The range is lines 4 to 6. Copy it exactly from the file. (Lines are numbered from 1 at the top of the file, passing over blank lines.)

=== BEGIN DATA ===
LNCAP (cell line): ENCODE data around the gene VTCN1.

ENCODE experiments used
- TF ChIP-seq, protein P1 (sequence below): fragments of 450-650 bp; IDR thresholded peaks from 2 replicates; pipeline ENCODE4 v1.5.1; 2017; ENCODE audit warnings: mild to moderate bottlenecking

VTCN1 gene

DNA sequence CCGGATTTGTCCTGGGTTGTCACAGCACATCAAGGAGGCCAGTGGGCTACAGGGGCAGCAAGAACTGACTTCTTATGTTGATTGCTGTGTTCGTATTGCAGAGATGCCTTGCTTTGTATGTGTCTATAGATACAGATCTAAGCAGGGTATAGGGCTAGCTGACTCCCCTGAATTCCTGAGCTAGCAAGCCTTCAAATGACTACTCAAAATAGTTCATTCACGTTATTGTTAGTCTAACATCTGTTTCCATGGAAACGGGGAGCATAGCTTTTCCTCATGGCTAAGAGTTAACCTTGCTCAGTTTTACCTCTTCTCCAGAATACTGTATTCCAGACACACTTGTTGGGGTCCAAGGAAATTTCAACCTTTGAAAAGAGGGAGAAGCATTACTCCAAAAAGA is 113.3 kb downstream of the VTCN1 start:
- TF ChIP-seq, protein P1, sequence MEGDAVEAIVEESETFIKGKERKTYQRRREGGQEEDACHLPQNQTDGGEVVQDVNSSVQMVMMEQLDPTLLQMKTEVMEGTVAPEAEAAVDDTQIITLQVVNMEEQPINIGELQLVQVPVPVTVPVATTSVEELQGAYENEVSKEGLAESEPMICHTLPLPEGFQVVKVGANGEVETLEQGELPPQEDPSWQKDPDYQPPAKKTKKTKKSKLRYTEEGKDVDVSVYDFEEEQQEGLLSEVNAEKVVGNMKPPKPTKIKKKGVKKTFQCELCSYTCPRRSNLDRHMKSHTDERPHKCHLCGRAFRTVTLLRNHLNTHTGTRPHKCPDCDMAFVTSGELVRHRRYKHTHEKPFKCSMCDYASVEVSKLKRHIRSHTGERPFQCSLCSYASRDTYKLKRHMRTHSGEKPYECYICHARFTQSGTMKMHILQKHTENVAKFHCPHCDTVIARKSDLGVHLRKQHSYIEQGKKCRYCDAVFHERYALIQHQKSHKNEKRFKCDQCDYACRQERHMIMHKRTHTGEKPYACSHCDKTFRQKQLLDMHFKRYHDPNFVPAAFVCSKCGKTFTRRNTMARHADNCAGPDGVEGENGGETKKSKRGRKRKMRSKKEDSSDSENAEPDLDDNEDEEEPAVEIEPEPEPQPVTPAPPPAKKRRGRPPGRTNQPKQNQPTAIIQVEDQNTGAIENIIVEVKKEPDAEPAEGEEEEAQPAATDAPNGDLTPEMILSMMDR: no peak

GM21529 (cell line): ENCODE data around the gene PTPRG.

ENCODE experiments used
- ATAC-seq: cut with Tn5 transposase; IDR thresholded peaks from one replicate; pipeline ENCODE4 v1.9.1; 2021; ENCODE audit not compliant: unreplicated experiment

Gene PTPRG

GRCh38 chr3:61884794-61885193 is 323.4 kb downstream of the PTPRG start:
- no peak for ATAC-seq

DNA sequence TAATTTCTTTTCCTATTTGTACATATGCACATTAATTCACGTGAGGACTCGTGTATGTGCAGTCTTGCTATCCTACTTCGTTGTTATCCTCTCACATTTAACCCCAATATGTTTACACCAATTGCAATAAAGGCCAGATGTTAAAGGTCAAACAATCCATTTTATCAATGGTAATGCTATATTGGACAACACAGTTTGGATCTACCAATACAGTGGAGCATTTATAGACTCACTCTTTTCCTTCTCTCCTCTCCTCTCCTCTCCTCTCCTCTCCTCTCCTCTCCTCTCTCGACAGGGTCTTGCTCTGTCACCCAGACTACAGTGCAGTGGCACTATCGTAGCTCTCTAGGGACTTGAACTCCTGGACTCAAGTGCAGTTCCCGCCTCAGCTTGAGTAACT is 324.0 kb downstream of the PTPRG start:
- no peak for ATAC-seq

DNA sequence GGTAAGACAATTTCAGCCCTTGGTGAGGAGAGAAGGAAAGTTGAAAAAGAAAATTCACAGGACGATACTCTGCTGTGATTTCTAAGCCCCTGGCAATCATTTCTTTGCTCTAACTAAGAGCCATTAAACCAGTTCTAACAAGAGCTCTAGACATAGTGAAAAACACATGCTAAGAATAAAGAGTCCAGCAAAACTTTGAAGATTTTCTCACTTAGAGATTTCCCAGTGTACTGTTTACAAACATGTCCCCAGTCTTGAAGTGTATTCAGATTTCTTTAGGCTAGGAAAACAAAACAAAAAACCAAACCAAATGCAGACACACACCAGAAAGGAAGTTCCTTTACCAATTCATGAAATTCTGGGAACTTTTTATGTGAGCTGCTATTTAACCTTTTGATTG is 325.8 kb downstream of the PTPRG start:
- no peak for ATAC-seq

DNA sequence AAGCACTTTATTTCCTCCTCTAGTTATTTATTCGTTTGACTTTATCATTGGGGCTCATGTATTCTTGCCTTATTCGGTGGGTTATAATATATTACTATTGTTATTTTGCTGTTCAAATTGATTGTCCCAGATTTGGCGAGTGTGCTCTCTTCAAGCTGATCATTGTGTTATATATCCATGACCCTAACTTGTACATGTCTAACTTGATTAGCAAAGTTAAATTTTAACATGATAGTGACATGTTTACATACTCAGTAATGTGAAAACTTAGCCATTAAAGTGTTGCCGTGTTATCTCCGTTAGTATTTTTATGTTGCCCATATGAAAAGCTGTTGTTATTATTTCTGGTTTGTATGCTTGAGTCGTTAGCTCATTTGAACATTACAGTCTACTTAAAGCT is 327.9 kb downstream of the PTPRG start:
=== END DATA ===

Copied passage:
VTCN1 gene

DNA sequence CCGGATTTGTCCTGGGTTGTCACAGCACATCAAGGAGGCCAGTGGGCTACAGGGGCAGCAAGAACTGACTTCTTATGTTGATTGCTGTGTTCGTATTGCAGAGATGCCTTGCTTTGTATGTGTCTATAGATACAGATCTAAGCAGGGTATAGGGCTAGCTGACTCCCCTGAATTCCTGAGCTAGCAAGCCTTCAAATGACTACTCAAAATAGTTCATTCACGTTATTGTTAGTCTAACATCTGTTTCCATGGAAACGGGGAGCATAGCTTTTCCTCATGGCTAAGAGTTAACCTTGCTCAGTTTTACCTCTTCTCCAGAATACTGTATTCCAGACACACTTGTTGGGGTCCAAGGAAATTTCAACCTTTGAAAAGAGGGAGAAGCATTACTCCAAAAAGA is 113.3 kb downstream of the VTCN1 start:
- TF ChIP-seq, protein P1, sequence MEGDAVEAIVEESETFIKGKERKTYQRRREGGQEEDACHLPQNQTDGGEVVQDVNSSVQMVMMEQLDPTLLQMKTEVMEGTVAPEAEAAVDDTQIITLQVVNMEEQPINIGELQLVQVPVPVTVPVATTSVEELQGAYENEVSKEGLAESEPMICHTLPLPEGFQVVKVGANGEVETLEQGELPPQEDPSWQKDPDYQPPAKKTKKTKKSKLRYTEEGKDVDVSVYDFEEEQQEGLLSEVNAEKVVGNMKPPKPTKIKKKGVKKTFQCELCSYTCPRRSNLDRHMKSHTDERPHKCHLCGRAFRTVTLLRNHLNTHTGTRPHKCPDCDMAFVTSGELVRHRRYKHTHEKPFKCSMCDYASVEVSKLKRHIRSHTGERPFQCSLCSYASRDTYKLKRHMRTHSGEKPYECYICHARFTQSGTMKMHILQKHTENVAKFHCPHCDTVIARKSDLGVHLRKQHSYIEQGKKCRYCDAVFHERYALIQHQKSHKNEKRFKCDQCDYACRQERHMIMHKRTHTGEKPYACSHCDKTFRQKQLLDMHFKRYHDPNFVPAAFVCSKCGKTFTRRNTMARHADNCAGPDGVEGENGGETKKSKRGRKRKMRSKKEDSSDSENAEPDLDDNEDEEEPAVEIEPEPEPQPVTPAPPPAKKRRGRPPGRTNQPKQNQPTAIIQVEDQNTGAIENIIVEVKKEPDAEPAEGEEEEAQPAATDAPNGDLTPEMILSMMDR: no peak